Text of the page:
Fear has a direct impact on our personal power, that inner knowing that we can meet life’s challenges head-on, and a vital component of emotional intelligence. And who doesn’t have a few challenges that they could use a little personal power toward these days?!  I can’t name one friend or colleague who isn’t battling something rather difficult at the moment. You? Personal power is so vital because without it, we begin to think that we have no control over our situation. When it’s not present, we lose confidence in our own judgment begin to avoid change, allowing ourselves to feel powerless. We become risk-adverse and do what we can to stay safe instead of stretching into what could be new, positive opportunities.

Part of tackling a fear of the unknown is learning to be present in the moment, which is what’s referred to as mindfulness. Human nature in and of itself has a tendency to either ruminate on the past or worry about the future, but the ability to be in the moment can be arduous. Our fears often revolve around things that could happen, not what actually is happening. I’m afraid I’ll have an all-out coughing fit when I get up to sing in front of everyone. Sure, that could happen, but what are the chances? Think about the times when you had a solid career but worried about getting fired…when you were in a relationship but worried about them leaving…when you had financial security yet worried about losing it. Instead of relishing the present, we tend to fear what is not known.

If you’re one of those people who is unabashedly brave, going boldly where no man has gone before, kudos to you. I admire you. And I ask that you use your gift, not only to promote your own successes, but to reach out to someone beside you who could use a hand. And if you lean more toward being a scaredy-cat, regularly giving your fears permission to dictate your day-to-day affairs…how’s that working for you? Are you ready to make a shift?

Here are some ways you can begin to develop your personal power and push past the fears that may be holding you down:

  • Let the past be past. So you’ve failed at a few things. Sure, the thought of failing again can be terrifying. But you’ve got to let them go and move on. I love the words of Thomas Edison when he said, “I have not failed. I’ve just found 10,000 ways that won’t work.”
  • Stop being the controller. There are some situations that you cannot fix, and worrying about them isn’t helping either. Learn which things you can change (your behavior) and which you cannot (others’ behavior).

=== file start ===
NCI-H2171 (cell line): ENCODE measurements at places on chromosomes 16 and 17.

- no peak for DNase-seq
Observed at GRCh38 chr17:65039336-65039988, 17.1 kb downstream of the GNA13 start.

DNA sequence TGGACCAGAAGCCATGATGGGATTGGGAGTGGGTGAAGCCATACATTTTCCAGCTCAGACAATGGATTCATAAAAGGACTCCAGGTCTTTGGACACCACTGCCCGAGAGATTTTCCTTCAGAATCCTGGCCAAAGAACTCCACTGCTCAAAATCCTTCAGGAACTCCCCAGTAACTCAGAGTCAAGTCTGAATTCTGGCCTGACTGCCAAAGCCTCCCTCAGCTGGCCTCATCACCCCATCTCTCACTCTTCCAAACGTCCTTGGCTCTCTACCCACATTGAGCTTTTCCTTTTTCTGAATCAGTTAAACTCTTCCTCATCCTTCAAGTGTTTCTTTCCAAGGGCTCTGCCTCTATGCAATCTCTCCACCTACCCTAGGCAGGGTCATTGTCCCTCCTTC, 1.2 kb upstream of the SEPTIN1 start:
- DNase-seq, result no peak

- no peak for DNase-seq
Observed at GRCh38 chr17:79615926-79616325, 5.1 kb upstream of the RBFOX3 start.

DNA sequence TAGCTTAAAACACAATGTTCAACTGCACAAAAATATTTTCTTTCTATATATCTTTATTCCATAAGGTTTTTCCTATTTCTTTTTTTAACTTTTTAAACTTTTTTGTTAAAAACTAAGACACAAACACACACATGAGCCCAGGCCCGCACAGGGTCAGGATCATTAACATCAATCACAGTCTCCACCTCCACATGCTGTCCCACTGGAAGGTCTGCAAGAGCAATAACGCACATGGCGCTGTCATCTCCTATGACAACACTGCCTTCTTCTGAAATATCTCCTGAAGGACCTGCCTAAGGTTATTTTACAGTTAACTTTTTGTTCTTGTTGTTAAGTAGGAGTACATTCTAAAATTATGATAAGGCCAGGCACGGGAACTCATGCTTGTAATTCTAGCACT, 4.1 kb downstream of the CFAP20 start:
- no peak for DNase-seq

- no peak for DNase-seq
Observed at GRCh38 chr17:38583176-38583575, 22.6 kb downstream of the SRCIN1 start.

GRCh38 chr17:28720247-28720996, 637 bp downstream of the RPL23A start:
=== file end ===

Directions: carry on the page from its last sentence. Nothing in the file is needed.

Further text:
• Learn your enemy. Often our fears arise from a lack of knowledge. Take a class, seek out a mentor, study up on that thing you’re avoiding.
  • Revel in your successes. Jot down a list of accomplishments, the things you’ve done well, and remember how good they felt. Isn’t that feeling worth working toward again?
  • Try it, you’ll like it. Pick one unknown thing you’re intimidated by this week and give it the ole’ college try. Start small – little successes lead to bigger successes. For example, if you dread giving that upcoming presentation to a tough client,  practice first with a group of forgiving friends.

A lack of personal power can be crippling and a huge waste of time. When we succumb to our fears, they devour our confidence, bind our wings and blur our vision. Fear is a powerful, controlling force that imprisons us, keeping us behind the bars of doubt and worry, locking us away from living our lives to our fullest potential.

Maybe it’s time to grab the microphone and start to sing.

“Far better it is to dare mighty things, to win glorious triumphs, even though checkered by failure…than to rank with those poor spirits who neither enjoy nor suffer much, because live in a gray twilight that knows not victory nor defeat.” Theodore Roosevelt

Regaining Your Personal Power By Avoiding The Opinions Of Others

Article contributed by guest author Grant Herbert.

People with a low personal power or self-worth are generally fearful of what they perceive to be attacks on them as individuals. They have experienced and internalised the consequences of failure and rejection and it really scares them. The most unfortunate thing is, in this all to prevalent scenario, they usually have a distorted view of what failure truly is.

This counterfeit appears real when you allow others to set the values and standards from which success or failure and acceptance or rejection are measured. Your goals and dreams may have been battered an bruised, but your ideas of rejection and failure are usually based on what others have said to you. You seem to have relinquished control over your future and are completely at the mercy of the forces around you.

People who exhibit a low self-worth think that because they have failed in one part of their life’s journey, they have also failed at being a good person. They can not separate their act of failure from the destruction of their identity, so they equate their perceived failure to meet other people’s standards with low self-worth. Self-destruction is as painful as the rejection, so they will eventually end up fearing not only failure but their own self-abasement as well. The American author and advertising executive, Bruce Barton, summed it up in this brief but powerful verse. “How curious it is that men who will die for the liberty of the world will not make the little sacrifice needed to free themselves from their own bondage”.